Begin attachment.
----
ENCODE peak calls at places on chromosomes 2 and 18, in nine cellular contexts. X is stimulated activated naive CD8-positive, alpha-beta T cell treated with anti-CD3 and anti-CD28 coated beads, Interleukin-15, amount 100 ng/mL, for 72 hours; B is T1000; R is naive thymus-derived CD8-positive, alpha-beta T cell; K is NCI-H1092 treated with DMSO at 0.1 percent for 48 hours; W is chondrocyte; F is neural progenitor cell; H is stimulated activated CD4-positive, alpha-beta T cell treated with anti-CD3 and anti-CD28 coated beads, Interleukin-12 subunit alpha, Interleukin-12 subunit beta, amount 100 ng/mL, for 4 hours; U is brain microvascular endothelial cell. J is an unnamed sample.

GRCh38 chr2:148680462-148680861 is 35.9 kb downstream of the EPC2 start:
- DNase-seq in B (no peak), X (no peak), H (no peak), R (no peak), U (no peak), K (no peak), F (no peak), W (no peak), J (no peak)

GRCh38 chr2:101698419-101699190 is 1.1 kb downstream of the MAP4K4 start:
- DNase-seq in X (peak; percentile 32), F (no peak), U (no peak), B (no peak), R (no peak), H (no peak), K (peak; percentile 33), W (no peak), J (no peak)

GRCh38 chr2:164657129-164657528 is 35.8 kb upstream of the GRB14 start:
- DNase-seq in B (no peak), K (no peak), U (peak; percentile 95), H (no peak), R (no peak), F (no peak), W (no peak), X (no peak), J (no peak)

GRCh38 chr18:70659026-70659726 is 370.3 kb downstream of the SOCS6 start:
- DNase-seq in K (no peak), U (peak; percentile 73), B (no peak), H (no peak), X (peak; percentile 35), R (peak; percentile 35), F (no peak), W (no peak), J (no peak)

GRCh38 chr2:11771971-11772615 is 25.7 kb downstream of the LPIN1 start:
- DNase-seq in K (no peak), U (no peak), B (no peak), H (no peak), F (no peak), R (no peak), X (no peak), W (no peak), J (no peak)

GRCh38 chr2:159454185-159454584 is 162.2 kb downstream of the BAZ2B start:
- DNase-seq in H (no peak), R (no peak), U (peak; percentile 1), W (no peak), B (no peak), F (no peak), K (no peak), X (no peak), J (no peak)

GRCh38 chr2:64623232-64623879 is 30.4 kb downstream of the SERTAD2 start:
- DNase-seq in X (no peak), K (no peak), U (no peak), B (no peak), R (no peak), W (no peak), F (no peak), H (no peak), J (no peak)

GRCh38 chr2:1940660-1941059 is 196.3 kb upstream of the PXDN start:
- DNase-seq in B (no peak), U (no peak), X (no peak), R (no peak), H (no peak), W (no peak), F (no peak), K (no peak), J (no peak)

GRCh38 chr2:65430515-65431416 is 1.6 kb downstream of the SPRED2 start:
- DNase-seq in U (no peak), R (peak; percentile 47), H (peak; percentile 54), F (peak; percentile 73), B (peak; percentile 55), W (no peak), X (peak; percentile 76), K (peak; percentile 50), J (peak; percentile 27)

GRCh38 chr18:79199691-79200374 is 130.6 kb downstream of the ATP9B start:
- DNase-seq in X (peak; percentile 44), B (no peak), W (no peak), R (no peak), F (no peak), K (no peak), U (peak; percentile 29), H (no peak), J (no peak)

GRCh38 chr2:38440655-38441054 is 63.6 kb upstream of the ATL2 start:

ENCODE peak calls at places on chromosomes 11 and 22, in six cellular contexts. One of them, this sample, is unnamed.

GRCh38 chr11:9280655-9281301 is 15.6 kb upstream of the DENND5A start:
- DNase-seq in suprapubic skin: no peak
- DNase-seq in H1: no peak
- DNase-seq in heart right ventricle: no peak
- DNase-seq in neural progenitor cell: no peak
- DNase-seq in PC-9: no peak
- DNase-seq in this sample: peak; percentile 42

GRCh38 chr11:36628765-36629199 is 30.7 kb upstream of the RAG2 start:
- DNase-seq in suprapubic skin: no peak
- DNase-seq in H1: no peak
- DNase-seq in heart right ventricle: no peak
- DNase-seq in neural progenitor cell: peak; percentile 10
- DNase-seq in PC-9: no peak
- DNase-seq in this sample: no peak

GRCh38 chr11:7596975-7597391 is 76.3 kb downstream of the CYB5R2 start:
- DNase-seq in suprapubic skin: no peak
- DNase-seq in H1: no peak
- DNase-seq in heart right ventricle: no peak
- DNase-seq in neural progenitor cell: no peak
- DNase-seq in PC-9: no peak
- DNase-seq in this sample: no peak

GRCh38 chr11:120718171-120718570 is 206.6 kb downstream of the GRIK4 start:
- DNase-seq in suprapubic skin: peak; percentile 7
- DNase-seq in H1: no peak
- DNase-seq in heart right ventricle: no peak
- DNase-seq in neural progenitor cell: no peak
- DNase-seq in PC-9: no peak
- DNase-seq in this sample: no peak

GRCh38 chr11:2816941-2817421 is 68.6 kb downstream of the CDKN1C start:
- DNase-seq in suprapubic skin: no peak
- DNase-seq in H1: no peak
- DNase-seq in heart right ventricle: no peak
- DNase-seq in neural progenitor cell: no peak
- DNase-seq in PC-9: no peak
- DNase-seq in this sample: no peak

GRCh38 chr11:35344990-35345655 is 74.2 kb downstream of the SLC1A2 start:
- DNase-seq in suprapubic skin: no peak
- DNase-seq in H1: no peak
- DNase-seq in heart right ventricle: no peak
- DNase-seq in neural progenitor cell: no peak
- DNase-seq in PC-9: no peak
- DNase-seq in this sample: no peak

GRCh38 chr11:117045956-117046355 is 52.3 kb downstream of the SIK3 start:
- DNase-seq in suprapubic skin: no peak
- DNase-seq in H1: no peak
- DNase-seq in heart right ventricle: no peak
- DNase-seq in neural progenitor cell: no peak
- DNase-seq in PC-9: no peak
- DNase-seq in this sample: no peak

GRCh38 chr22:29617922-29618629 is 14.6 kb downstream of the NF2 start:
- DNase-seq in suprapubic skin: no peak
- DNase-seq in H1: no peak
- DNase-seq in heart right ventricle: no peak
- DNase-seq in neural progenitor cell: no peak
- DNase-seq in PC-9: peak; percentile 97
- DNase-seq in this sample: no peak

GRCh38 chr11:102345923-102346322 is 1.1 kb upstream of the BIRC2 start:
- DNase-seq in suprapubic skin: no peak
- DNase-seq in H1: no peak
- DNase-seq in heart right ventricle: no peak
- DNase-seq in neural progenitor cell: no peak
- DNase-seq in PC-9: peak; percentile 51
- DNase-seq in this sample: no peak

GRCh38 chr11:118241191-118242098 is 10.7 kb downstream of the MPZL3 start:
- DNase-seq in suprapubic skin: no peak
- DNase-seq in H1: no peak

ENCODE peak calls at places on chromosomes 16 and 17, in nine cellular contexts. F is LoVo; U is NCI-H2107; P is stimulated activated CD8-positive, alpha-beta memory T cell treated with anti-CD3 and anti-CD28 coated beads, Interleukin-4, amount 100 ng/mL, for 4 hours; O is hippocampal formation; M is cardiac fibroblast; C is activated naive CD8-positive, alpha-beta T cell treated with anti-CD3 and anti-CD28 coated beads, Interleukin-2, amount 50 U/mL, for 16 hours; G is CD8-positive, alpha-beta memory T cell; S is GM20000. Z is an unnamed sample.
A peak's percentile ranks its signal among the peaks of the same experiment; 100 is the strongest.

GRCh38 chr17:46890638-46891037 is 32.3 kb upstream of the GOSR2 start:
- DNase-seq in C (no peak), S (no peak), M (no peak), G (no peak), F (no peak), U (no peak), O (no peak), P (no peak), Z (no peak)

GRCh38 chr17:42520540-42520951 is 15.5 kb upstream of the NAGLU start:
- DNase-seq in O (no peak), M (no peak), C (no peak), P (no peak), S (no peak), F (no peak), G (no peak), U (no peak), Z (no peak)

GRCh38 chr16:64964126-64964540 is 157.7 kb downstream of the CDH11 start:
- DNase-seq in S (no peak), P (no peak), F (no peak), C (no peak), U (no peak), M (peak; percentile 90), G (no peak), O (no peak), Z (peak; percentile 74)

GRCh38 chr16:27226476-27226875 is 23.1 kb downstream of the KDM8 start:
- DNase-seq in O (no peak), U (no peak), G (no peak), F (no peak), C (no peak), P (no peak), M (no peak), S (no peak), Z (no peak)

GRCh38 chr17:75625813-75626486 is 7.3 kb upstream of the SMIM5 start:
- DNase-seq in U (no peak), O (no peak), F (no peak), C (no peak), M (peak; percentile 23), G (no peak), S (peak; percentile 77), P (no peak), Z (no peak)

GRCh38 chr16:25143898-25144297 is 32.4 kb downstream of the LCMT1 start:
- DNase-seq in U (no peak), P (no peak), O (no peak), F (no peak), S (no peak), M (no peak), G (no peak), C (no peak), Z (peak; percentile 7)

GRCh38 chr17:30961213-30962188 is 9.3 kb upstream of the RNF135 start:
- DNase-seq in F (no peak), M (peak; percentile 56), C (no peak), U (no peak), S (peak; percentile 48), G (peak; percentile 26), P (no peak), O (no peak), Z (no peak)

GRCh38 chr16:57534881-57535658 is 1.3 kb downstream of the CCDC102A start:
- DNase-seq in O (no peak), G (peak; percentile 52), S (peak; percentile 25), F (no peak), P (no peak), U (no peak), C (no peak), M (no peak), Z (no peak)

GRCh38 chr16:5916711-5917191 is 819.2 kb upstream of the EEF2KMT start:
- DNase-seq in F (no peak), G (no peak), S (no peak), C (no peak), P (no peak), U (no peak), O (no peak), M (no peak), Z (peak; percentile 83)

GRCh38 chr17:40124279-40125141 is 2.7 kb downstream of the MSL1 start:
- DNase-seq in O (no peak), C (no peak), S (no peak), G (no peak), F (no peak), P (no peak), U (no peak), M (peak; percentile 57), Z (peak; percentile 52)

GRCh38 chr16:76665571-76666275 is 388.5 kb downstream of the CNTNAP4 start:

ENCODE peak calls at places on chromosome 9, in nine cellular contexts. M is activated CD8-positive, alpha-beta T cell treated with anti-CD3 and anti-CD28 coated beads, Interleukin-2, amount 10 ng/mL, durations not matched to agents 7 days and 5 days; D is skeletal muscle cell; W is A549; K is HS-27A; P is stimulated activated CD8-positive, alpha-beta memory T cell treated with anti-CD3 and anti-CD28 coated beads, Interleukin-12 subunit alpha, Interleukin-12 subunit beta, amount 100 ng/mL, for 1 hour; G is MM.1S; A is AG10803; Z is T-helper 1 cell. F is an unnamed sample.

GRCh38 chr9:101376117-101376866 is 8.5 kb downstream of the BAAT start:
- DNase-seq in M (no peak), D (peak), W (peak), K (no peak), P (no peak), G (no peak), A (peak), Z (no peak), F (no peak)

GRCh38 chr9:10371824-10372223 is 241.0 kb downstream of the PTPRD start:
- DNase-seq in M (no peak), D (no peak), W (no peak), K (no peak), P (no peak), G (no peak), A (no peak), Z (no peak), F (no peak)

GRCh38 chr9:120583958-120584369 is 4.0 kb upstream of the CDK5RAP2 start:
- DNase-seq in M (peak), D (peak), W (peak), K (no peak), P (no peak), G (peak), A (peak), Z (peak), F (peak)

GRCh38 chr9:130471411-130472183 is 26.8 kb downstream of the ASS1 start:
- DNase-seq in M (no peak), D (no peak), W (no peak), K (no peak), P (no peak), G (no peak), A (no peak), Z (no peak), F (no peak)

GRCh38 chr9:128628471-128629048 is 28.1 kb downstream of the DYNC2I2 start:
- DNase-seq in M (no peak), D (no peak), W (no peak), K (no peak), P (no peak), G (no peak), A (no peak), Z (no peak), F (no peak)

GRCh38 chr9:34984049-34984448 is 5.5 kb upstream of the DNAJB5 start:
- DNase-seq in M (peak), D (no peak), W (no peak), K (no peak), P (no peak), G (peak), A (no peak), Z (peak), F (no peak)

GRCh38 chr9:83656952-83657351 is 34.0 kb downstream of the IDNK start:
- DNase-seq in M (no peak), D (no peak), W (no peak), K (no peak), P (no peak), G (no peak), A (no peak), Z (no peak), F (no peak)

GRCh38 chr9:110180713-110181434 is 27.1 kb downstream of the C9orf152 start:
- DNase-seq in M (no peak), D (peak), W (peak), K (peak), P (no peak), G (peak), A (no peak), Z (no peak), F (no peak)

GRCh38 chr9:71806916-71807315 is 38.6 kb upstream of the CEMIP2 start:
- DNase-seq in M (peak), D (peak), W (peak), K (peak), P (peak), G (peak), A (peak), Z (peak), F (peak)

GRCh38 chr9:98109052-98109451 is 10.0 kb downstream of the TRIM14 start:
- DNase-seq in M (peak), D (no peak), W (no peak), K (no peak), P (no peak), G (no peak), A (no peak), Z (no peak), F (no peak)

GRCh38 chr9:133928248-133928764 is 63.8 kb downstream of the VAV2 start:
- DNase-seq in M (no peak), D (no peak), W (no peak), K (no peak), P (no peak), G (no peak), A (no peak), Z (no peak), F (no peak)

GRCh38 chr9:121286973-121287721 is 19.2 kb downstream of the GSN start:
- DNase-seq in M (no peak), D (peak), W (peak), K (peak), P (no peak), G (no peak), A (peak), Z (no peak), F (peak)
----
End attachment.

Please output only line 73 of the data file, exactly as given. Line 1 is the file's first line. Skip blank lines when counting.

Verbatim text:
GRCh38 chr22:29617922-29618629 is 14.6 kb downstream of the NF2 start: